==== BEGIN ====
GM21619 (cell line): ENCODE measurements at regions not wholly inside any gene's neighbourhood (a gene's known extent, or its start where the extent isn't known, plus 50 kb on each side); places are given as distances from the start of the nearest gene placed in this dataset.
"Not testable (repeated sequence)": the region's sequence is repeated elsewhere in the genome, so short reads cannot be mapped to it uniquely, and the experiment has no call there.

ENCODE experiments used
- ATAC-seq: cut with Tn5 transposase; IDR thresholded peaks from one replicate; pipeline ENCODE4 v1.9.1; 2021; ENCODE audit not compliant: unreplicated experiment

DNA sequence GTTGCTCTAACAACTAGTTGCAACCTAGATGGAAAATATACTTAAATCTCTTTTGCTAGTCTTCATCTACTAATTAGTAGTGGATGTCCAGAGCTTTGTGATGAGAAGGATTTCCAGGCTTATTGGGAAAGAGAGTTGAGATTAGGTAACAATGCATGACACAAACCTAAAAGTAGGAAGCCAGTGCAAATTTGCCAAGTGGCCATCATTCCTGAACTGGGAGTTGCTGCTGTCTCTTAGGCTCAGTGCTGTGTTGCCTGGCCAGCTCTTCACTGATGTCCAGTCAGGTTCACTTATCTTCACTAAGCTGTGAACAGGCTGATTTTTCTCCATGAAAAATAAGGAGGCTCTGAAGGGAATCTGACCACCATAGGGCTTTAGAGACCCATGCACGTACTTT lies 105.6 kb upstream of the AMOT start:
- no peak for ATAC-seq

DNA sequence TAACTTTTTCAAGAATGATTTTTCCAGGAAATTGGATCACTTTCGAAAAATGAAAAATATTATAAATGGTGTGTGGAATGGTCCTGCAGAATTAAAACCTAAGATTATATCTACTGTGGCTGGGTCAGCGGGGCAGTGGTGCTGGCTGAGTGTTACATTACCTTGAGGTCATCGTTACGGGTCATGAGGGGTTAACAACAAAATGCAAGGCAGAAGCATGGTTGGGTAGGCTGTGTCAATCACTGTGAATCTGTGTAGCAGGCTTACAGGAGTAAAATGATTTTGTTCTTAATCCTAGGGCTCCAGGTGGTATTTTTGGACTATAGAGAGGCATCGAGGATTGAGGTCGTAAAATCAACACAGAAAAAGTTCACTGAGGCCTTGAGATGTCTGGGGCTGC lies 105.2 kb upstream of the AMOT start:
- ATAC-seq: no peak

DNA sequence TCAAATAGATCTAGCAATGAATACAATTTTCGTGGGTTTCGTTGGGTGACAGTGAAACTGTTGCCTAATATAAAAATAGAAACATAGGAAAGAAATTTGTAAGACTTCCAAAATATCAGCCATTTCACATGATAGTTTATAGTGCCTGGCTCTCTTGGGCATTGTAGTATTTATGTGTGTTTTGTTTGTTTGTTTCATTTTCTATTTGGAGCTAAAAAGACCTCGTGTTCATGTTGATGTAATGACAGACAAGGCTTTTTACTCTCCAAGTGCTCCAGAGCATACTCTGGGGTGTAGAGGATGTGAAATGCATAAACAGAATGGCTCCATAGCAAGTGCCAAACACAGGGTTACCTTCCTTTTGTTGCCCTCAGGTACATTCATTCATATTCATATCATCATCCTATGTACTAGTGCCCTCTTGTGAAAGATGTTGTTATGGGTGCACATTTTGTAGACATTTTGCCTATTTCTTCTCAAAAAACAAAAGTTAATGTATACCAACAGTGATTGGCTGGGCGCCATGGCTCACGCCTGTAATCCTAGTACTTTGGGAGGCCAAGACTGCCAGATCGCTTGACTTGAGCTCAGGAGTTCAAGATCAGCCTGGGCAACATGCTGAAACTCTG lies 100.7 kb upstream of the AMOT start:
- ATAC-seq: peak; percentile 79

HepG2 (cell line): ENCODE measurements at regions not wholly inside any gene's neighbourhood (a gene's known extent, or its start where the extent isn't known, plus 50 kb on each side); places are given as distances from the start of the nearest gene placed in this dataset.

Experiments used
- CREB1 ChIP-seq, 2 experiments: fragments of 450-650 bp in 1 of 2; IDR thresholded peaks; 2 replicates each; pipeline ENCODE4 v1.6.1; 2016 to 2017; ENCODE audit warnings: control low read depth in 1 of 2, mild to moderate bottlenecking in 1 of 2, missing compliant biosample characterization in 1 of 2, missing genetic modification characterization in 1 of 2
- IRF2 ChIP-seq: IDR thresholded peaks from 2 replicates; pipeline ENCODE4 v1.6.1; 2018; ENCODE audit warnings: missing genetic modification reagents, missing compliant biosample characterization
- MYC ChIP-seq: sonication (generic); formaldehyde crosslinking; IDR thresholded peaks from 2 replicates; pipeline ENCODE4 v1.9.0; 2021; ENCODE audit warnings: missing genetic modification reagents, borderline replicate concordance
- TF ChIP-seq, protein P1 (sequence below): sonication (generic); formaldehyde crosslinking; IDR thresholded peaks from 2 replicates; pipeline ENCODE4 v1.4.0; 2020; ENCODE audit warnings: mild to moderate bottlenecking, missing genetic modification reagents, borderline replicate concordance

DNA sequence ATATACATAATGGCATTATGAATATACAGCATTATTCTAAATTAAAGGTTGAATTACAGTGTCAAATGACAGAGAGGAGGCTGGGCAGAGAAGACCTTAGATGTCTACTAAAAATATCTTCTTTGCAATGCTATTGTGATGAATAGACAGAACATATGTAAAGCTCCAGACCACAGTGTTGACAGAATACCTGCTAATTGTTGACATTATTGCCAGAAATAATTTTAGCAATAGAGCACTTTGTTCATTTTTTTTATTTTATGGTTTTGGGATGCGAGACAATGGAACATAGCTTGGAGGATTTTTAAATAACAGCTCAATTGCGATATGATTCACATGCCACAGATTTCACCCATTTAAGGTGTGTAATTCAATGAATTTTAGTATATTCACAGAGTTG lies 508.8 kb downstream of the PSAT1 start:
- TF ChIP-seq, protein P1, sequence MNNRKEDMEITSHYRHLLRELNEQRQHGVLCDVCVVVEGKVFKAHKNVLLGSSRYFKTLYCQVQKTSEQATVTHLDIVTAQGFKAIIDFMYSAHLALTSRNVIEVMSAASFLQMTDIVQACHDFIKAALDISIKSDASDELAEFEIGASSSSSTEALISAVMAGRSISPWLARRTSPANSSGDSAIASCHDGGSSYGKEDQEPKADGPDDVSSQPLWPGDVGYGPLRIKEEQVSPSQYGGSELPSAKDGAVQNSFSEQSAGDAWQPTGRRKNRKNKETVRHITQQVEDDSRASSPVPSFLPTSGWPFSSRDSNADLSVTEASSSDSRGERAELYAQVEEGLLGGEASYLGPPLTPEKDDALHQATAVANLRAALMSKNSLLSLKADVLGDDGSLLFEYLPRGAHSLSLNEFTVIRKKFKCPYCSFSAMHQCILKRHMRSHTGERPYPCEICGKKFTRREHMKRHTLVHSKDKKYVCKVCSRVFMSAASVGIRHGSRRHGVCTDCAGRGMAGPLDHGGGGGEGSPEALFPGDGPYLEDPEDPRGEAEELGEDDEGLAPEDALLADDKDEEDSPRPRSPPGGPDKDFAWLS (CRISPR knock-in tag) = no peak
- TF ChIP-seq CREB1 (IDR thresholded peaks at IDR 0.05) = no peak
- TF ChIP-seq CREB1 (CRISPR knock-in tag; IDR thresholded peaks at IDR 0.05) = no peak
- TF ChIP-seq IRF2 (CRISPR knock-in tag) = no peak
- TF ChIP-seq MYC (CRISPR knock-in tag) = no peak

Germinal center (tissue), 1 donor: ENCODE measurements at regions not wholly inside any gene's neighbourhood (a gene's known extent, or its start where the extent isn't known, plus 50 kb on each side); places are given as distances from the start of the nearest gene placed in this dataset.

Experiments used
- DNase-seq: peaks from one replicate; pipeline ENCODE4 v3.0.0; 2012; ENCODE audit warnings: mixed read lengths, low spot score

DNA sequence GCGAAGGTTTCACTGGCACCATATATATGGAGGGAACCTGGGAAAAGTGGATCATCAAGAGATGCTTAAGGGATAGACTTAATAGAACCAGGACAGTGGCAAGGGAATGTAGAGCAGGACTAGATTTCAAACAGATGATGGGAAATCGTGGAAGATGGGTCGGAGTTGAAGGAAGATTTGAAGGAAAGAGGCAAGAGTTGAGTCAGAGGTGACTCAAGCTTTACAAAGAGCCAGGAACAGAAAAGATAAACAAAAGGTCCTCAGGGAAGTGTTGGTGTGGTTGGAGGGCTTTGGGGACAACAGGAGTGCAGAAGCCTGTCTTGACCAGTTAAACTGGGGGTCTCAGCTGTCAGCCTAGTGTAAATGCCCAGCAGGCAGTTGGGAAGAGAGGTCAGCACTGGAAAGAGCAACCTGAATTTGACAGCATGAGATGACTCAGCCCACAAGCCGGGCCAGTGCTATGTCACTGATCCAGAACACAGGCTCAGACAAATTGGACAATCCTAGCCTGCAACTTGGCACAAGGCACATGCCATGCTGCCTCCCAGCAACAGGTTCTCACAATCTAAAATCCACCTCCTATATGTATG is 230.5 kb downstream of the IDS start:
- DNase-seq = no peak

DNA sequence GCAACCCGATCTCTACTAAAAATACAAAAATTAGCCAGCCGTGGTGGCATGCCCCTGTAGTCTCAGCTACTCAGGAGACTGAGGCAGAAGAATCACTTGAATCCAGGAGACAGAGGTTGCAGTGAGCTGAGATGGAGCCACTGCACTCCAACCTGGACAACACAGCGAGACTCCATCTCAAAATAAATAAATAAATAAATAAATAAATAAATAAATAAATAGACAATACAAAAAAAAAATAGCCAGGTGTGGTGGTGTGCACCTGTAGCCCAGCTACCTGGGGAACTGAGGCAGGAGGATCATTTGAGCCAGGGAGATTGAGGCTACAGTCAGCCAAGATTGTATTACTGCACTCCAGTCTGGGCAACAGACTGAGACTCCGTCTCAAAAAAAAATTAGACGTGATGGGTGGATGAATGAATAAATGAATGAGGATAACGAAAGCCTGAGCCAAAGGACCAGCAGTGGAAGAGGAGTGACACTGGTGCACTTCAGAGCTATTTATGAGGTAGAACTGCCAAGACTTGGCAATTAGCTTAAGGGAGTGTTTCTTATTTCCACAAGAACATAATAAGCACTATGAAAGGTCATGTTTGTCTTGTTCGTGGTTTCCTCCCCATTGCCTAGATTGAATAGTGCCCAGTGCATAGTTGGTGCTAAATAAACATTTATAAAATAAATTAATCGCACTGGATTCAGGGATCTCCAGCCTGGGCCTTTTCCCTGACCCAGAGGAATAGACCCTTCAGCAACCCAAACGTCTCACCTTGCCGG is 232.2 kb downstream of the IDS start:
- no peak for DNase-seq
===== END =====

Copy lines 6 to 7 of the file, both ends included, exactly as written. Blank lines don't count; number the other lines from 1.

- no peak for ATAC-seq

DNA sequence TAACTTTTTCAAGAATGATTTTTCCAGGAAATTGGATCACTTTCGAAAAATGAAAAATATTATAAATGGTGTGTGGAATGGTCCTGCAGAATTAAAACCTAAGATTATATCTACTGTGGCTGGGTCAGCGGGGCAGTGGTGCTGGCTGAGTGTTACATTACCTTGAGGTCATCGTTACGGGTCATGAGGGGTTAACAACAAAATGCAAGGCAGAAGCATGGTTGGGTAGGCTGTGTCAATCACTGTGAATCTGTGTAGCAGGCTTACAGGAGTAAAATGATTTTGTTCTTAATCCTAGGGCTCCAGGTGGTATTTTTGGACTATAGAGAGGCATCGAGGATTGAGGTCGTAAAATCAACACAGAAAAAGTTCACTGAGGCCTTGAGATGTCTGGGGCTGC lies 105.2 kb upstream of the AMOT start: